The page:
When TIME released its annual Most Influential list, much to Trump’s chagrin, Robert Mueller was featured prominently. To be clear, TIME has repeatedly defended choices for its “Most Influential” issues as the people chosen aren’t always paragons of virtue. The list is about who is the most influential — not necessarily the best.
In this case, Mueller’s addition was one that coincided with public sentiment as 81% of Americans polled have faith in the special counsel investigation and believe it should move forward.
Some profiles are better than others. To wit, the profile of Robert Mueller, which was penned by former U.S. Attorney for the Southern District of New York Preet Bharara, included below in its entirety:
“Robert S. Mueller III doesn’t seek deferments. After a classmate died in Vietnam, this well-to-do Princeton athlete traded his lacrosse stick for a military rifle and volunteered for war. He returned with a Bronze Star, a Purple Heart and a gunshot wound.
He later brought the same gritty courage to battling crime at the Department of Justice. Eventually, he retired to private practice, but moved by violence sweeping Washington, D.C., Mueller quit his law firm to work in the trenches as a homicide prosecutor.
When his 10-year term as FBI director expired, a notoriously gridlocked Congress changed the law—just for him—and, once again, Mueller forfeited comfort for continued service.
Mueller is straitlaced and tight-lipped, a legal and sartorial traditionalist. Once, while jointly announcing charges in an international assassination plot, he chided me for wearing a blue shirt.
Mueller’s buttoned-down discretion has made him an enigmatic vessel into which polarized sides pour their hopes and fears. To millions, the special counsel is either a political savior or berserk villain. He is neither. He’s a by-the-book lawman who, with nothing to prove and a lifetime of service behind him, agreed to lead the most fraught, least understood, highest-stakes investigation of our time.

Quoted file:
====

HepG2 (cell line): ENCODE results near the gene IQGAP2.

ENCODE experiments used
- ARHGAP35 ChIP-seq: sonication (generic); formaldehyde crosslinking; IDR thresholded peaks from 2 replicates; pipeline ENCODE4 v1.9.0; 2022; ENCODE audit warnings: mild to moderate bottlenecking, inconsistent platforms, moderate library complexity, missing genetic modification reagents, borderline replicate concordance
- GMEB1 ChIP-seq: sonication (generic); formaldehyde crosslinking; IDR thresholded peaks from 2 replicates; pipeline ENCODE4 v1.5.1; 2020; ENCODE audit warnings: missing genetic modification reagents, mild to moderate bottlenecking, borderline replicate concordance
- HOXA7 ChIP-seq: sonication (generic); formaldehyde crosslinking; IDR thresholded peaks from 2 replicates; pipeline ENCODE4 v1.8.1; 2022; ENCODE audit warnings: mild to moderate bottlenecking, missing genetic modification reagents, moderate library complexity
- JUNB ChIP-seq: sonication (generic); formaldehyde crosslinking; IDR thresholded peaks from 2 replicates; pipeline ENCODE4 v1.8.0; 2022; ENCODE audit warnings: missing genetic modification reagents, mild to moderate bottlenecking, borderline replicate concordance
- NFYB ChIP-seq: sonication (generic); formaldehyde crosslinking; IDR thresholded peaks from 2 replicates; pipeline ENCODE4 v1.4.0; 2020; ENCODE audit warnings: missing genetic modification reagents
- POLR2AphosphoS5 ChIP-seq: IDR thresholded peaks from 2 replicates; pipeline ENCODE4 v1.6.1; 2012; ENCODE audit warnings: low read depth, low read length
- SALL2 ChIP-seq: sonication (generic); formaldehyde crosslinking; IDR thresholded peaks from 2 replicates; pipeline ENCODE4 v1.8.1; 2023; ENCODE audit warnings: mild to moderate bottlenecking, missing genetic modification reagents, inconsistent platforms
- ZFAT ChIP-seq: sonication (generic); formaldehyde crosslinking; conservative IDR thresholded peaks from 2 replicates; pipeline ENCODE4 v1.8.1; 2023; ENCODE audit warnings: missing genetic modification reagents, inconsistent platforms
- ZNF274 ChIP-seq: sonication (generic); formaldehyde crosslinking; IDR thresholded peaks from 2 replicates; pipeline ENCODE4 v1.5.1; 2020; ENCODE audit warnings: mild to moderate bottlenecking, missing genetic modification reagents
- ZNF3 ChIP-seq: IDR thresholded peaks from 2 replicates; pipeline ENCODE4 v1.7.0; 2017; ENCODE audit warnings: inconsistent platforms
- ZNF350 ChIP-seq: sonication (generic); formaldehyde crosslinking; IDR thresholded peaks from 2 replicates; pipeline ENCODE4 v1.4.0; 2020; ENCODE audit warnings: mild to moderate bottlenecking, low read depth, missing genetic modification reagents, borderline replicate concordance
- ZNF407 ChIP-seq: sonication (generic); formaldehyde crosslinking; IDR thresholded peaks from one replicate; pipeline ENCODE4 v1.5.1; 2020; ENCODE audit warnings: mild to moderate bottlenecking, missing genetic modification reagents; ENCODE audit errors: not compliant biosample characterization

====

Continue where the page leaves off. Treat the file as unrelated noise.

For that we owe him incalculable thanks.”
Of course, Trump was also profiled. He is, like it or not, the sitting president. But his position on the list, coupled with the fact that his profile was written by none other than the man who trolled him at the Republican National Committee by delivering a speech in which he flatly refused to endorse him for president: Ted Cruz makes his profile… sub-optimal.
The history between Cruz and Trump makes his profile read as slightly ironic and, in any event, Trump is eclipsed by Mueller. The president is basically an also-ran compared to his arch nemesis Robert Mueller.
One wonders how angry Trump was about that?
The opening line of Ted Cruz’s profile: “President Trump is a flash-bang grenade thrown into Washington by the forgotten men and women of America” rings true. But since this president’s approval ratings have hovered between 34%-41% since taking office, it appears most Americans would love to go back in time and put the pin back in that particular grenade.